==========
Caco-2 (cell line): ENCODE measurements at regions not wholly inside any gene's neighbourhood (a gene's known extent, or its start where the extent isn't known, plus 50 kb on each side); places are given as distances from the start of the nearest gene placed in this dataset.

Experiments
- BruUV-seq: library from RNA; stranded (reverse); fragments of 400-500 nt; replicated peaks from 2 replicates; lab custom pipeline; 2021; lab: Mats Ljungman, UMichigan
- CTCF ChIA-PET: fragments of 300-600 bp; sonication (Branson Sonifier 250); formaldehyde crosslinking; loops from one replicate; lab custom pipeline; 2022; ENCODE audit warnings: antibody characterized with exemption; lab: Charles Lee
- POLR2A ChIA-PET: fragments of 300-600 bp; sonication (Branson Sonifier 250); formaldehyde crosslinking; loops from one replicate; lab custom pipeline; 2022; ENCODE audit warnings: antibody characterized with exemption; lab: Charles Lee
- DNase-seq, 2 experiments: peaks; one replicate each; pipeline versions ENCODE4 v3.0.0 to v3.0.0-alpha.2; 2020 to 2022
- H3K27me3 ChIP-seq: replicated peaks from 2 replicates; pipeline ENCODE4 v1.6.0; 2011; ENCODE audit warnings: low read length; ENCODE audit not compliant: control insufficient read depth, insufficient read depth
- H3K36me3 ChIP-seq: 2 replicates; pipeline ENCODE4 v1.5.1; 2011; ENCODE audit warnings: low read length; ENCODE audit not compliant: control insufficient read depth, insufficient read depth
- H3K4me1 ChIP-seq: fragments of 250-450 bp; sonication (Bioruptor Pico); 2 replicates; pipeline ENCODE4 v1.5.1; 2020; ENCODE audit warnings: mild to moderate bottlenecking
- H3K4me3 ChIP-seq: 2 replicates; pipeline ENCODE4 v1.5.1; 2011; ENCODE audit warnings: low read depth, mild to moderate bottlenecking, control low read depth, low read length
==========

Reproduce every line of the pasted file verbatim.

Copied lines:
Caco-2 (cell line): ENCODE measurements at regions not wholly inside any gene's neighbourhood (a gene's known extent, or its start where the extent isn't known, plus 50 kb on each side); places are given as distances from the start of the nearest gene placed in this dataset.

Experiments
- BruUV-seq: library from RNA; stranded (reverse); fragments of 400-500 nt; replicated peaks from 2 replicates; lab custom pipeline; 2021; lab: Mats Ljungman, UMichigan
- CTCF ChIA-PET: fragments of 300-600 bp; sonication (Branson Sonifier 250); formaldehyde crosslinking; loops from one replicate; lab custom pipeline; 2022; ENCODE audit warnings: antibody characterized with exemption; lab: Charles Lee
- POLR2A ChIA-PET: fragments of 300-600 bp; sonication (Branson Sonifier 250); formaldehyde crosslinking; loops from one replicate; lab custom pipeline; 2022; ENCODE audit warnings: antibody characterized with exemption; lab: Charles Lee
- DNase-seq, 2 experiments: peaks; one replicate each; pipeline versions ENCODE4 v3.0.0 to v3.0.0-alpha.2; 2020 to 2022
- H3K27me3 ChIP-seq: replicated peaks from 2 replicates; pipeline ENCODE4 v1.6.0; 2011; ENCODE audit warnings: low read length; ENCODE audit not compliant: control insufficient read depth, insufficient read depth
- H3K36me3 ChIP-seq: 2 replicates; pipeline ENCODE4 v1.5.1; 2011; ENCODE audit warnings: low read length; ENCODE audit not compliant: control insufficient read depth, insufficient read depth
- H3K4me1 ChIP-seq: fragments of 250-450 bp; sonication (Bioruptor Pico); 2 replicates; pipeline ENCODE4 v1.5.1; 2020; ENCODE audit warnings: mild to moderate bottlenecking
- H3K4me3 ChIP-seq: 2 replicates; pipeline ENCODE4 v1.5.1; 2011; ENCODE audit warnings: low read depth, mild to moderate bottlenecking, control low read depth, low read length